A trader has come to buy grains like kutki (a millet), which he will sell in Kanker town to bigger traders. Kutki is no longer grown in many parts of the country because of changing food habits and the availability of rice on the public distribution system.

Women sell forest produces, including mahua flowers and lac  (a natural resin)  to a trader.
PHOTO • Purusottam Thakur

Women sell forest produce, including mahua flowers and lac (a natural resin) to a trader. For them, as  well as for the other Adivasis gathered here, the haat is also a place to meet friends and relatives, and share news about marriage, festivals, births, deaths. 

Massuram Padda (at the back) from Bagjor village and Ramsai Kureti from Ture village have brought their sewing machines here on bicycles. They will alter and repair torn clothes at the haat, and make around Rs.200-300 each
PHOTO • Purusottam Thakur

Massuram Padda (at the back) from Bagjhar village and Ramsai Kureti have brought their sewing machines here on bicycles. They will alter and repair torn clothes at the haat, and make around Rs. 200-300 each in the course of the day. 

Mibai from Suklapal village has been coming to this market since she was a child. Today, she is selling beans and will buy some things to take home as well
PHOTO • Purusottam Thakur

Mibai from Suklapal village has been coming to this market since she was a child. Today, she is selling beans and will buy some things to take home as well. 

It’s Jungleebai’s grandson’s (she didn’t give her full name) first visit to the haat; they’ve come from Suklapal village in  Antagarh block, around four kilometres away
PHOTO • Purusottam Thakur

Jungleebai (she didn’t give her full name) has brought her little grandson for the first time to the haat; they’ve come from Suklapal village in Antagarh block, around four kilometres away. 

A man drinking mahua wine
PHOTO • Purusottam Thakur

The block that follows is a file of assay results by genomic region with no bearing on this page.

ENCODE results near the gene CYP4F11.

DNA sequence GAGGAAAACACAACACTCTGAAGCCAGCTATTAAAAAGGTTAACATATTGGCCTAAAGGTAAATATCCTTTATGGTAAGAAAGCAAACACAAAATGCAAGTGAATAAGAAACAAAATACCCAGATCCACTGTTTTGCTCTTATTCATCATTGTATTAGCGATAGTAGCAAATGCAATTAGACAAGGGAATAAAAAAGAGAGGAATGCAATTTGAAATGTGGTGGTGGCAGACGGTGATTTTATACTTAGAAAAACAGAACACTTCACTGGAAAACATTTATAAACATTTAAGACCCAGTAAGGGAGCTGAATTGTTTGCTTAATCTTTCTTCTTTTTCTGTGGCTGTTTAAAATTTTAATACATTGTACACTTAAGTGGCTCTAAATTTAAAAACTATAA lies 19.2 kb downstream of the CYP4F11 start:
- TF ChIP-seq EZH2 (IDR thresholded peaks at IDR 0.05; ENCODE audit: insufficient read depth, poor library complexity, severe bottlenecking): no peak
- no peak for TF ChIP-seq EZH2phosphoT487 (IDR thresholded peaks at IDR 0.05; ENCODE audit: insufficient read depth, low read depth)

When they meet each other, people at the haat often offer relatives and friends some mahua wine, made from flowers collected from the forest. 

Itwaru, a farmer and farm labourer from nearby Kohcur village, is here to purchase mahua flowers and grapes to make wine
PHOTO • Purusottam Thakur

Itwaru, a farmer and farm labourer from nearby Kohchur village, is here to purchase mahua flowers and grapes to make wine. 

Two women wait with their pots for customers
PHOTO • Purusottam Thakur

Two Gond Adivasi women wait with their pots for customers. 

These days, broiler chicken is sold at the haat because it is cheaper than desi (country) chicken
PHOTO • Purusottam Thakur

These days, broiler chicken is popular at the haat because it is cheaper than desi (country) chicken. 

Brij Lal, an ironsmith from Bidapal village in Antagarh block  sells the blades attached to cocks’ claws during a fight. He prices them at Rs. 100 because, he says, “it takes a lot of hard work to make it sharp.”
PHOTO • Purusottam Thakur

Brij Lal, an ironsmith from Bandapal village in Antagarh block, sells the blades attached to cocks’ claws during a fight. He prices them at Rs. 100 because, he says, “it takes a lot of hard work to make it sharp.” 

The small knife used in cockfighting being attached to the leg of the cock
PHOTO • Purusottam Thakur

The lethal blades are attached to a rooster's claws, readying the unsuspecting bird for the big fight.

Ramchand Samrath (left, in white) from Amabeda village and Baiju, from Manku village wait for their roosters be paired before the fight

Ramchand Samrath (left, in white) from Amabeda village and Baiju, from Mankot village, wait for their roosters to be paired before the fight. 

Around 200 men gather around the arena to watch the murga ladai
PHOTO • Purusottam Thakur

Around 200 men gather around the arena to watch the exciting and boisterous murga ladai. Then, at the end of the day, some people walk back to their villages, others board trucks with standing room only.

Purusottam Thakur is a 2015 PARI Fellow, and a freelance journalist, photographer and documentary filmmaker who reports from Chhattisgarh and Odisha. He also works for the Azim Premji Foundation.